Disclaimer:

This blog article contains affiliate links, meaning if you purchase something though these links I will receive a small commission for my recommendation from the store you make the purchase through. If you would like to learn about affiliate marketing and monetizing your own blog or website this is the training course I took.

 

Photography 101: Creative Photography Which Lens to Use

Published by: Creative Photography Courses on Dec 11, 2014

In this photography tutorial we join the staff of Creative Photography in selecting the correct lens for your photo shoots for the different genres of photography.

Large Apertures What Does It Do For Your Nature Photographs?

Mystical Tiger Lily is a tranquil close-up nature photograph of the stigmas of a fully opened Tiger Lily Bloom with a softened colorized effect applied. Title: Mystical Tiger Lily Photographer: Melissa Fague Genre: Nature Photography Item ID#: NAT-2152

Large Aperture, What does it do for your Nature Photographs?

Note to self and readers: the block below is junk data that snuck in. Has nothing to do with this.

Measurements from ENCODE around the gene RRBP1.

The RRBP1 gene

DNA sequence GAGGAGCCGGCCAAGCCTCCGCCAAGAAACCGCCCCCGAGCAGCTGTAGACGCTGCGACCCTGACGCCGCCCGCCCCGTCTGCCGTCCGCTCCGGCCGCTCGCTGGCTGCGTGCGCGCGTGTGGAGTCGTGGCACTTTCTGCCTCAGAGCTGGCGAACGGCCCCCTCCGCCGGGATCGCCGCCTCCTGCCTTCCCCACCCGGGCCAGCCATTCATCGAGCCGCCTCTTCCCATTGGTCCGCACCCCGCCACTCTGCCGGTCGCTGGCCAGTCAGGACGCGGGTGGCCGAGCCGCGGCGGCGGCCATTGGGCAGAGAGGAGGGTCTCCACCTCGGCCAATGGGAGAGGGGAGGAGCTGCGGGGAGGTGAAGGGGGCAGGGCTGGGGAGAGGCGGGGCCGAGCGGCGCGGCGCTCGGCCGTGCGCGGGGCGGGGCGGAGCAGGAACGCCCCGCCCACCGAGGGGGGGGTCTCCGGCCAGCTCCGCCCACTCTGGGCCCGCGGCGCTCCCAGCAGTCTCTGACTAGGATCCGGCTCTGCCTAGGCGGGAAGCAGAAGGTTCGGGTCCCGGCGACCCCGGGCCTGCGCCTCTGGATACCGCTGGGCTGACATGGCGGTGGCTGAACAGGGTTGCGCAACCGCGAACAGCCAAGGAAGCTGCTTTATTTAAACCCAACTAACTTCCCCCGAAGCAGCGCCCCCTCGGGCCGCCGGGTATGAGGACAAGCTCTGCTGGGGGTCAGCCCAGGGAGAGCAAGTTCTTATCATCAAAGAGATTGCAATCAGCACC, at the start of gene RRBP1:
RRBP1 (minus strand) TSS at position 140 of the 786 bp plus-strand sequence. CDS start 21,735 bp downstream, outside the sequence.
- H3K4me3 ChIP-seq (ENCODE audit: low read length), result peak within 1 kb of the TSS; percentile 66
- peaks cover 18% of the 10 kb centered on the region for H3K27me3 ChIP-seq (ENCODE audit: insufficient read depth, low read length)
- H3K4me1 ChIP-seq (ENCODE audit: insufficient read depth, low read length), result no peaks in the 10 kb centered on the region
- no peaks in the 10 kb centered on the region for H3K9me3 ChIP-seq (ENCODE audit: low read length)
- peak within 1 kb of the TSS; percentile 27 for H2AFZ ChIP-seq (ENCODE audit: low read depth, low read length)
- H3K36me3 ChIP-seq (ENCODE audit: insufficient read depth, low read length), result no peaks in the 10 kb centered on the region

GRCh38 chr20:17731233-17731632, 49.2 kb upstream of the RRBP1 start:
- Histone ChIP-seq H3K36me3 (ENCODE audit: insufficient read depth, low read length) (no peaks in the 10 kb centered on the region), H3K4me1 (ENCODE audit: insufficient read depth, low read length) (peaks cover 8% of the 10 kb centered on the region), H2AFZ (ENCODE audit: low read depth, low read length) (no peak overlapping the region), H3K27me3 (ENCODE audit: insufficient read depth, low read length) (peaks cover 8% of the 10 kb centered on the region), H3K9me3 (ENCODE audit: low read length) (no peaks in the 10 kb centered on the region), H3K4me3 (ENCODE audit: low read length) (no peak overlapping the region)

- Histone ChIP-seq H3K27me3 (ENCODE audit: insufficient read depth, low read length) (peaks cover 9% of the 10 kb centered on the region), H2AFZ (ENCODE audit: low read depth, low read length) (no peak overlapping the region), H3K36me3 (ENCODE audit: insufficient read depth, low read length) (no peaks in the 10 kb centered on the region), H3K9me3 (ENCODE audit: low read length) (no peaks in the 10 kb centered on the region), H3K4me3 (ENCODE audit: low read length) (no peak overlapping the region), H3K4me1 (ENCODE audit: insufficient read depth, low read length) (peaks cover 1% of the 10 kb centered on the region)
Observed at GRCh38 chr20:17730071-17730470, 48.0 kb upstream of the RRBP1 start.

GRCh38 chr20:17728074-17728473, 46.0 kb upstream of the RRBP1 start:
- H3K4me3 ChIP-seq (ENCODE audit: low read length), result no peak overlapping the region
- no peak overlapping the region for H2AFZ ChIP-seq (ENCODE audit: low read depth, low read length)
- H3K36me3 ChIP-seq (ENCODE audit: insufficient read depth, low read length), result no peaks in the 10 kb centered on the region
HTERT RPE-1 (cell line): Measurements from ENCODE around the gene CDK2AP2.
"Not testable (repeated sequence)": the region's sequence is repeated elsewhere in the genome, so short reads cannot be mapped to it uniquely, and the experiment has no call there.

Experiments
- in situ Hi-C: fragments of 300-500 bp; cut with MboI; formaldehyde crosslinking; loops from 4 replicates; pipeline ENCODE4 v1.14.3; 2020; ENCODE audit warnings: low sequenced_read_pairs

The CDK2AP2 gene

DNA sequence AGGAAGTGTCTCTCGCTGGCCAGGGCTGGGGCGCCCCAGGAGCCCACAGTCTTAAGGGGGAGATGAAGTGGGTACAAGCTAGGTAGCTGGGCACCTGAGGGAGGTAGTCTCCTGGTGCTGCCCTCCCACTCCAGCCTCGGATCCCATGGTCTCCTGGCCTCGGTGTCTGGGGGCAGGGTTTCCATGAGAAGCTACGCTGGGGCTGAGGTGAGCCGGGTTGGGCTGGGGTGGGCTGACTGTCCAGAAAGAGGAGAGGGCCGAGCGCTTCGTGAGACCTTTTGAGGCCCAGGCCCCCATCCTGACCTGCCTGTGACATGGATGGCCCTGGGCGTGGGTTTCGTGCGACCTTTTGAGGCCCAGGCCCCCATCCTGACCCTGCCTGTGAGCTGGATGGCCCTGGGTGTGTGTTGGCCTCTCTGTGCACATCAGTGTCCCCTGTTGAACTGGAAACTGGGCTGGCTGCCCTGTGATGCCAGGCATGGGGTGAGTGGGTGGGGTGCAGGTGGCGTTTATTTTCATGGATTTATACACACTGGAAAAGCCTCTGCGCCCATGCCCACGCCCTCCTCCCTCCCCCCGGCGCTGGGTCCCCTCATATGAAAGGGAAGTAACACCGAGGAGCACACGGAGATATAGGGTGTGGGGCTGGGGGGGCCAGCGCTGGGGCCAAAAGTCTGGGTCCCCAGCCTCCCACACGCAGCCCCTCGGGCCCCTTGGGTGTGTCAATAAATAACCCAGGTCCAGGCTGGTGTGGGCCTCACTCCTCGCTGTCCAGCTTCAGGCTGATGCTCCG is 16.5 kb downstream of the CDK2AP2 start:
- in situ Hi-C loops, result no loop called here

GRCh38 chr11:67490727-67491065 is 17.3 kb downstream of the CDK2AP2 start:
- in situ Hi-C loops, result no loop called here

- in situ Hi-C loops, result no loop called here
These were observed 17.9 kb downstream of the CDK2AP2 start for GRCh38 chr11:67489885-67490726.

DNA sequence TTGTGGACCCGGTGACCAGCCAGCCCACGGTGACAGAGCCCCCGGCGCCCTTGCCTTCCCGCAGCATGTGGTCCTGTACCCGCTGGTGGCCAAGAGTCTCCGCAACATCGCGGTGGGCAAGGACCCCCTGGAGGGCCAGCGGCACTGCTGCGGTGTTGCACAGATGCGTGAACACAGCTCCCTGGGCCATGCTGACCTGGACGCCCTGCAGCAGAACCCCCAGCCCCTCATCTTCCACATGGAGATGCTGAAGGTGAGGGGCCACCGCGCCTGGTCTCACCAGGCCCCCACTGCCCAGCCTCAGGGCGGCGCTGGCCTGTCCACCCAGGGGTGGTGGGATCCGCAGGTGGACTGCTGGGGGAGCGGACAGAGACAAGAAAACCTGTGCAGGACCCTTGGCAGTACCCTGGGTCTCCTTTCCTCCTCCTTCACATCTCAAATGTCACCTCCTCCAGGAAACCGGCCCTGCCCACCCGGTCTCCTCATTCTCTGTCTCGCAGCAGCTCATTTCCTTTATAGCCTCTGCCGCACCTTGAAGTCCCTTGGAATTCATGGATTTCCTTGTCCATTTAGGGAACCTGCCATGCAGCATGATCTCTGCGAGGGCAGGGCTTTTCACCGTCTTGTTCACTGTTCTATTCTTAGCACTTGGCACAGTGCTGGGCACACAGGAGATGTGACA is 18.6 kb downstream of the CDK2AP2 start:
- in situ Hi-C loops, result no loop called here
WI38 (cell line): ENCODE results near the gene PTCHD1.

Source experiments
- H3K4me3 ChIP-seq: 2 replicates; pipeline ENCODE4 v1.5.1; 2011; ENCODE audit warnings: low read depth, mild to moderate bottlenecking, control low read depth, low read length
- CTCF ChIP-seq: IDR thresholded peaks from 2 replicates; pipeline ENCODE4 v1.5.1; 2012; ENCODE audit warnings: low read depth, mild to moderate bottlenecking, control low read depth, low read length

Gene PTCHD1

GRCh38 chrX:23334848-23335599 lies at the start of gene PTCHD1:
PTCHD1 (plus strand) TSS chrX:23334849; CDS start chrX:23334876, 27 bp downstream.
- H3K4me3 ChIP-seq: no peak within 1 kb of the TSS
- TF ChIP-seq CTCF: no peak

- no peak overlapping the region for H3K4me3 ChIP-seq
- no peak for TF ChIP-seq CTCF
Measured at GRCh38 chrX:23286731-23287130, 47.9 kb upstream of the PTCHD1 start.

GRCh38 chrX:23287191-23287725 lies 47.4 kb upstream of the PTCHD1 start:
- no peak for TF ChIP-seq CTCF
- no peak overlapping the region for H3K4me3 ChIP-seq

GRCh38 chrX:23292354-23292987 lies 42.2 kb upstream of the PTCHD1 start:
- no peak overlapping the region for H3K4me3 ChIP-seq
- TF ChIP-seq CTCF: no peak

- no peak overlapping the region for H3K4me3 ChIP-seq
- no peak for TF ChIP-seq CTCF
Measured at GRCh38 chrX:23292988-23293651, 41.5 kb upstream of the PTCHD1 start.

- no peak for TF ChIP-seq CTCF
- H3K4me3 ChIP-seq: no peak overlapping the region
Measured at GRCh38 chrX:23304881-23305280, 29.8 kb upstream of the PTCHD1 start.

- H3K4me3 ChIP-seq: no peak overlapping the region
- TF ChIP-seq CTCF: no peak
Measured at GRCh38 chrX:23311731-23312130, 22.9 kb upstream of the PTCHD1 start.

Large apertures do several things for your photographs. The two main factors a large aperture effects is your depth of field and the amount of light that hits your camera sensor.  Think of depth of field as a grid that extends from the front of your camera past the point of visibly. Somewhere in that grid is your subject. When you have a large aperture, elements in front of your subject as well as elements behind the subject will appear less sharp; blurry. By reducing the depth of field (aperture), you can make your subject the most noticeable element in your scene (photograph) and keep your viewers eyes focused on it. Take these flower photographs as an example, it is the same flower photographed using two different aperture and shutter speed settings. The first is shot at an aperture setting of F/3 and the second is photographed at a F/8.